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What are the risks with sport for teenagers with haemophilia?

Growth spurts are a particularly risky time for teenagers. Common ages for growth spurts are around 13-14 years for girls and around 15-17 years old for boys.

When going through a growth spurt:
  • You can be a bit clumsy
  • Growing bones can make your muscles tight and more likely to have injuries with over use e.g. tight hamstrings can lead to knee problems
  • Other players start to get bigger and rougher. Body contact with other players has a much greater impact (Bang! Guess who comes off worse?)


What risks do you need to watch out for?
  • Damage to joints with  joint bleeds
  • Muscle bleeds – these are more likely to happen if you are playing a sport without building up fitness or warming up before a game
  • Minor bumps, bruises or normal post exercise muscle aches
  • More serious bleeds like an abdominal or head bleed could be caused by rougher sports like in a football or rugby tackle or full contact martial arts


However – RISKS CAN BE REDUCED! Consider your options:
  • Time your factor treatment around when you play. It’s a good idea to talk to your doctor about having your clotting factor close to when you will be playing sport but remember that having prophylaxis before you take part in a sport won’t stop a bleed from occurring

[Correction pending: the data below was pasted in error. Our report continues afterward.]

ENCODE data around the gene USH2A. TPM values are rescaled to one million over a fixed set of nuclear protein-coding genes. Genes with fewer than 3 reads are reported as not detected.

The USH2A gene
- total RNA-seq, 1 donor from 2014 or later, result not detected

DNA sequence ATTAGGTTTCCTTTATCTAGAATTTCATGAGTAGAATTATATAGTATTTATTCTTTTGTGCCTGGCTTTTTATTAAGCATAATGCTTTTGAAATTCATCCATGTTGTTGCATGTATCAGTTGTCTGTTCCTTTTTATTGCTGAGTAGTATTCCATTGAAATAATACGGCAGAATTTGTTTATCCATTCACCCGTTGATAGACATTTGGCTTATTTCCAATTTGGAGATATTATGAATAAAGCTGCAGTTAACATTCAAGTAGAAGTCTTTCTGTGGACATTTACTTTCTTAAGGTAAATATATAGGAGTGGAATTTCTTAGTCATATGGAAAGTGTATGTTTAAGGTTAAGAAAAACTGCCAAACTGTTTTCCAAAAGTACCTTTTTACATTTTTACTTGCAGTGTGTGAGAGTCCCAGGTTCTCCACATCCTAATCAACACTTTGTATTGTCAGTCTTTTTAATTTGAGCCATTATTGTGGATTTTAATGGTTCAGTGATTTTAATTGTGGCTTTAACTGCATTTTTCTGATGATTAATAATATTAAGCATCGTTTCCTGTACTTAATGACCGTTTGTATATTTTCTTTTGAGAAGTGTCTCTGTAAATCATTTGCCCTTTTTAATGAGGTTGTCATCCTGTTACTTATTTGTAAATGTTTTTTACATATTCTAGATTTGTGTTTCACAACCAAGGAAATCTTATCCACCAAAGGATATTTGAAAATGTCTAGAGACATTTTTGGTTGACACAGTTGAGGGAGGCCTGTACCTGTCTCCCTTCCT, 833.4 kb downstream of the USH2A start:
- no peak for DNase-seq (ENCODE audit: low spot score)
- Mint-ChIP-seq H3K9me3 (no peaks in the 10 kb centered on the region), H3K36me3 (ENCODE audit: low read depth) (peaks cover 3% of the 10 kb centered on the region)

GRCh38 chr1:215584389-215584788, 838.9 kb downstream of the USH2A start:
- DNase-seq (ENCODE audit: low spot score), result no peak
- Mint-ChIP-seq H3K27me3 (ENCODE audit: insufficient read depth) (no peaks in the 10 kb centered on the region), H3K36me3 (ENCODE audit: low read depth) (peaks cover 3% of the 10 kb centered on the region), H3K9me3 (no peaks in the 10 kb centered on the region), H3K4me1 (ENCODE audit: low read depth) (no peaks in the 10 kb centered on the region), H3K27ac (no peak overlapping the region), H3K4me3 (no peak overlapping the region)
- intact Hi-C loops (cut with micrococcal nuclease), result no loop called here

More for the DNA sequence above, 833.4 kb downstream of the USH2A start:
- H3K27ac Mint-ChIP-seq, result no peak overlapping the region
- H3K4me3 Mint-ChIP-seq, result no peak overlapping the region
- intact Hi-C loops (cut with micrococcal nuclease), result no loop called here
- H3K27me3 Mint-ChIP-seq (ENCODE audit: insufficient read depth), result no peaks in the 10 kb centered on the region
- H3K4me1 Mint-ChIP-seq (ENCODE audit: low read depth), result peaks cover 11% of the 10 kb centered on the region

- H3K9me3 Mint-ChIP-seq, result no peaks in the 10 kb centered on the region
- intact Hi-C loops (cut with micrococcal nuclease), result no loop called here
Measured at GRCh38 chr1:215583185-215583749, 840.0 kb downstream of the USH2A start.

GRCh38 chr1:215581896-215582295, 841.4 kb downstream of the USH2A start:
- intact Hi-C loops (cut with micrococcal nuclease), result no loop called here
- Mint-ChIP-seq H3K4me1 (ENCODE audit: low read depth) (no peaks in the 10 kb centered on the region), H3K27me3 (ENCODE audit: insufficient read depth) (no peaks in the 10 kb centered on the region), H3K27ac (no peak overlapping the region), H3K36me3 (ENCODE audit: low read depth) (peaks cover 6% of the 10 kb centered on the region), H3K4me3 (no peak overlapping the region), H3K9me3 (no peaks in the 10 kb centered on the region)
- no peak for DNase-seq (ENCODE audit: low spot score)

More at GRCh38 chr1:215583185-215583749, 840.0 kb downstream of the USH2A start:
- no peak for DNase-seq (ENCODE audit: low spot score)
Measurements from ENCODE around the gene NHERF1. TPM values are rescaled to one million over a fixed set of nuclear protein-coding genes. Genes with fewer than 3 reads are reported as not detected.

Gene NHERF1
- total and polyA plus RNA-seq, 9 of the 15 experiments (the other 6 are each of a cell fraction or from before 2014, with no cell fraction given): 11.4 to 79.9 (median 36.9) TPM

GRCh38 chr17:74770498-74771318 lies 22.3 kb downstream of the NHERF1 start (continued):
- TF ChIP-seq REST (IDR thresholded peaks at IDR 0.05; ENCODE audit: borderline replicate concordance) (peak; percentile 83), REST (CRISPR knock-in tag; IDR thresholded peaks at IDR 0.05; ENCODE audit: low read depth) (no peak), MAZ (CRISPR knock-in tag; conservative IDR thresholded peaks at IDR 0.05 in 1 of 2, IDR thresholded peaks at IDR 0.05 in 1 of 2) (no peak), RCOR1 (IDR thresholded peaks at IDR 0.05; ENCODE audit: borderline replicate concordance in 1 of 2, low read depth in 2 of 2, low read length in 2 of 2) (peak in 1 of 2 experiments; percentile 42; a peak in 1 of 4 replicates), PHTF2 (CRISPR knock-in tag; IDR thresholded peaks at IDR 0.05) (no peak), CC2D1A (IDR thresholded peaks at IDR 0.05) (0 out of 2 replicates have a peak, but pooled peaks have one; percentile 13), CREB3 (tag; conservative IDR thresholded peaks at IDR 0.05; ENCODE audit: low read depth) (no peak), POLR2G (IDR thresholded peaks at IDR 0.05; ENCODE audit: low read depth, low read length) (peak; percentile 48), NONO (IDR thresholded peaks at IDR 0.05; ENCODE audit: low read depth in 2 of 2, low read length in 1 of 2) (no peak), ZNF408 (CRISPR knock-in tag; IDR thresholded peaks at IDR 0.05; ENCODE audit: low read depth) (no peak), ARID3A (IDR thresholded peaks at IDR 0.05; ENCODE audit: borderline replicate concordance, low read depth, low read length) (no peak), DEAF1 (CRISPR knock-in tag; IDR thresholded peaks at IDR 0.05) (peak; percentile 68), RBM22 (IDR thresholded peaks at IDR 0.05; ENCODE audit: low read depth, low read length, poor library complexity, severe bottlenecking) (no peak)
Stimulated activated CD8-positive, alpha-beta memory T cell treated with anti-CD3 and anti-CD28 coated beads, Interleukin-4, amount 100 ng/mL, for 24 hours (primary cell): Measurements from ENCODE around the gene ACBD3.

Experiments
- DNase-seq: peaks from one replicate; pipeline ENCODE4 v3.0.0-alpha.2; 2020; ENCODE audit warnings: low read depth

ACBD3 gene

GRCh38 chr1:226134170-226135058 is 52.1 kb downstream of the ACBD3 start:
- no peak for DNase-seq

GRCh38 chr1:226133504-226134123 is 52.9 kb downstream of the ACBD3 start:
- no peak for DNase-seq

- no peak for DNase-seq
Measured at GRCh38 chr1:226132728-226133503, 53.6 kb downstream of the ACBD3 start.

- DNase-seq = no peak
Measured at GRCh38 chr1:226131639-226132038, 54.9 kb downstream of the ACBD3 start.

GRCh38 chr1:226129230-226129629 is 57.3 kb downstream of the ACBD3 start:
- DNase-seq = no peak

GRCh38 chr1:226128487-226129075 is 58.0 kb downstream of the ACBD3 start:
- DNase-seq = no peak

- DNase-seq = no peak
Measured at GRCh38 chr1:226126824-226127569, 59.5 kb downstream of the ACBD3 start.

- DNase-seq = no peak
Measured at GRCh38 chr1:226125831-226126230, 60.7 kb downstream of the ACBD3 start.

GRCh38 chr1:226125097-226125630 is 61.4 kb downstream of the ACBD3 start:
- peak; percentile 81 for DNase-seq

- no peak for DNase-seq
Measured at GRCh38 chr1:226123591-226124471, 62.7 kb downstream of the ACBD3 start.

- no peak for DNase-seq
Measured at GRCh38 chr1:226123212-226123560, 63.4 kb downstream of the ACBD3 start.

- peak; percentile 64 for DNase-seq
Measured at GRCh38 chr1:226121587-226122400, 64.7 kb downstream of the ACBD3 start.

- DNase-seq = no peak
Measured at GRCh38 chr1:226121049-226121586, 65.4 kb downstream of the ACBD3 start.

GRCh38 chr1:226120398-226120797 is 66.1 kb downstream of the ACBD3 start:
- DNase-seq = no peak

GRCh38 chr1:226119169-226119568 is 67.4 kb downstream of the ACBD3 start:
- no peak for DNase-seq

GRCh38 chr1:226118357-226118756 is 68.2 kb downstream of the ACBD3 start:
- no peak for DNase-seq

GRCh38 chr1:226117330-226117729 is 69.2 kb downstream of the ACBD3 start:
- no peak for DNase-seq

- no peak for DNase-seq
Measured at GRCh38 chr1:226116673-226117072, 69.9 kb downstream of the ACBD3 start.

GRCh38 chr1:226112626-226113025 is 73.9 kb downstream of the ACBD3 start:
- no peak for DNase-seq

• REMEMBER – the new non-factor therapies that are injected under the skin (sub-cutaneous treatments like emicizumab/Hemlibra®) do not provide the same level of cover as factor VIII (8) injections before high risk sports. Talk to your Treatment Centre about this if you have changed products to one of these therapies.
  • See the physio at your Haemophilia Centre for advice and a fitness assessment and planned program. If there isn’t a physio at your Haemophilia Centre, talk to your haemophilia doctor or nurse about the next steps
  • Start slowly with flexibility and strengthening programs
  • If you are a bit clumsy, practice some balance/co-ordination work first – your physio can help (but you have to do the practice!)
  • Can you practice the sport (or parts of it) at your own speed?
  • Wear protective equipment. Are you prepared to wear all the protective equipment required for the sport and that is recommended to you by your physio or Haemophilia Centre?

On the flip side – not exercising or playing sport at all risks losing out on fitness, fun, strong bones, healthy joints etc. Choose a sport that suits you – and your body! If you are not sure about this talk to your physio or nurse at your Haemophilia Centre. They can help work out what suits you best and ways to reduce risks of injury.

Australian and New Zealand Physiotherapy Haemophilia Group:
Original answer (2012): Auburn McIntyre, Women's and Children's Hospital, Adelaide; Emma Paterson, Royal Brisbane & Women’s Hospital; Wendy Poulsen, Lady Cilento Children's Hospital, Brisbane
Revised answer (2022): Cameron Cramey, Royal Adelaide Hospital; Elise Mosey, Queensland Children's Hospital


Answered by: Physio

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Date last reviewed: 19 January 2022